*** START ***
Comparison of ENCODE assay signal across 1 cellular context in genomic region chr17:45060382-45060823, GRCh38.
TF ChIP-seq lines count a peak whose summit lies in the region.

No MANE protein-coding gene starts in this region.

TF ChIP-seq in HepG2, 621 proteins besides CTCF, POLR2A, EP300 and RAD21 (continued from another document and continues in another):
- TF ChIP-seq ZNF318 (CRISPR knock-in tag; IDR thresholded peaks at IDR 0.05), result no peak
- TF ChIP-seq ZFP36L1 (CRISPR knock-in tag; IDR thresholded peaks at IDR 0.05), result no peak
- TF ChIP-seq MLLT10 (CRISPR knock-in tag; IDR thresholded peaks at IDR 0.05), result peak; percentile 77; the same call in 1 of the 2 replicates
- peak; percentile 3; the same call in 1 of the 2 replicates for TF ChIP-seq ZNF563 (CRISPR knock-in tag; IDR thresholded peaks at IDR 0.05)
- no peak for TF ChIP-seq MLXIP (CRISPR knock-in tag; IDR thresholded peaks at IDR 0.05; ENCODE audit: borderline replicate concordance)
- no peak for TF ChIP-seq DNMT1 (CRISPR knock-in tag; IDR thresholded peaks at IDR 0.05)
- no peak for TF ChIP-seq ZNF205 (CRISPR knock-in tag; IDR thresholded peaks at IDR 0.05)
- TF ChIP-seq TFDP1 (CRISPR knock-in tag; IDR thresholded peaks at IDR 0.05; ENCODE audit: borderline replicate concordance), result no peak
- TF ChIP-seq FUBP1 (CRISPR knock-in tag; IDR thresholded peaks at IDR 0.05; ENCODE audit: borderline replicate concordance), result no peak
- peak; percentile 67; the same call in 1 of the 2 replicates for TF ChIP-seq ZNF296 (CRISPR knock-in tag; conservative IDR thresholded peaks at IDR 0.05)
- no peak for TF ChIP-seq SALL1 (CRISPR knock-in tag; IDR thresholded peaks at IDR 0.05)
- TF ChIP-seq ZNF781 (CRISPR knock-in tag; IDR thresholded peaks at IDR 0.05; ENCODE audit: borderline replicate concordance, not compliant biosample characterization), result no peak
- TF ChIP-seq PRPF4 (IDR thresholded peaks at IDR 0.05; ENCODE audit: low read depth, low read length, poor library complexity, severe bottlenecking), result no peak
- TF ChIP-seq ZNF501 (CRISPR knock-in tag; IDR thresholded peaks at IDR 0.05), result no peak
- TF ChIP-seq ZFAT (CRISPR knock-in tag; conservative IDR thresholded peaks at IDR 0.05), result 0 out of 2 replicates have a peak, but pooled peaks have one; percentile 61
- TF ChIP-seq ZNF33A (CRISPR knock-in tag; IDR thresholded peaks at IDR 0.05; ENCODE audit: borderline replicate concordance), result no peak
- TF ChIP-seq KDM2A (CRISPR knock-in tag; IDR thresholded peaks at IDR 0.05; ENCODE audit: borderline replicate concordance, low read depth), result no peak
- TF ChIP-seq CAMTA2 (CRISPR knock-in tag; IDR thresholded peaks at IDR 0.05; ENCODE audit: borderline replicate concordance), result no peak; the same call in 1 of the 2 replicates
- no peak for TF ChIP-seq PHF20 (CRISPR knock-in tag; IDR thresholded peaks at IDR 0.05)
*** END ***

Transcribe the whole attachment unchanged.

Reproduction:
Comparison of ENCODE assay signal across 1 cellular context in genomic region chr17:45060382-45060823, GRCh38.
TF ChIP-seq lines count a peak whose summit lies in the region.

No MANE protein-coding gene starts in this region.

TF ChIP-seq in HepG2, 621 proteins besides CTCF, POLR2A, EP300 and RAD21 (continued from another document and continues in another):
- TF ChIP-seq ZNF318 (CRISPR knock-in tag; IDR thresholded peaks at IDR 0.05), result no peak
- TF ChIP-seq ZFP36L1 (CRISPR knock-in tag; IDR thresholded peaks at IDR 0.05), result no peak
- TF ChIP-seq MLLT10 (CRISPR knock-in tag; IDR thresholded peaks at IDR 0.05), result peak; percentile 77; the same call in 1 of the 2 replicates
- peak; percentile 3; the same call in 1 of the 2 replicates for TF ChIP-seq ZNF563 (CRISPR knock-in tag; IDR thresholded peaks at IDR 0.05)
- no peak for TF ChIP-seq MLXIP (CRISPR knock-in tag; IDR thresholded peaks at IDR 0.05; ENCODE audit: borderline replicate concordance)
- no peak for TF ChIP-seq DNMT1 (CRISPR knock-in tag; IDR thresholded peaks at IDR 0.05)
- no peak for TF ChIP-seq ZNF205 (CRISPR knock-in tag; IDR thresholded peaks at IDR 0.05)
- TF ChIP-seq TFDP1 (CRISPR knock-in tag; IDR thresholded peaks at IDR 0.05; ENCODE audit: borderline replicate concordance), result no peak
- TF ChIP-seq FUBP1 (CRISPR knock-in tag; IDR thresholded peaks at IDR 0.05; ENCODE audit: borderline replicate concordance), result no peak
- peak; percentile 67; the same call in 1 of the 2 replicates for TF ChIP-seq ZNF296 (CRISPR knock-in tag; conservative IDR thresholded peaks at IDR 0.05)
- no peak for TF ChIP-seq SALL1 (CRISPR knock-in tag; IDR thresholded peaks at IDR 0.05)
- TF ChIP-seq ZNF781 (CRISPR knock-in tag; IDR thresholded peaks at IDR 0.05; ENCODE audit: borderline replicate concordance, not compliant biosample characterization), result no peak
- TF ChIP-seq PRPF4 (IDR thresholded peaks at IDR 0.05; ENCODE audit: low read depth, low read length, poor library complexity, severe bottlenecking), result no peak
- TF ChIP-seq ZNF501 (CRISPR knock-in tag; IDR thresholded peaks at IDR 0.05), result no peak
- TF ChIP-seq ZFAT (CRISPR knock-in tag; conservative IDR thresholded peaks at IDR 0.05), result 0 out of 2 replicates have a peak, but pooled peaks have one; percentile 61
- TF ChIP-seq ZNF33A (CRISPR knock-in tag; IDR thresholded peaks at IDR 0.05; ENCODE audit: borderline replicate concordance), result no peak
- TF ChIP-seq KDM2A (CRISPR knock-in tag; IDR thresholded peaks at IDR 0.05; ENCODE audit: borderline replicate concordance, low read depth), result no peak
- TF ChIP-seq CAMTA2 (CRISPR knock-in tag; IDR thresholded peaks at IDR 0.05; ENCODE audit: borderline replicate concordance), result no peak; the same call in 1 of the 2 replicates
- no peak for TF ChIP-seq PHF20 (CRISPR knock-in tag; IDR thresholded peaks at IDR 0.05)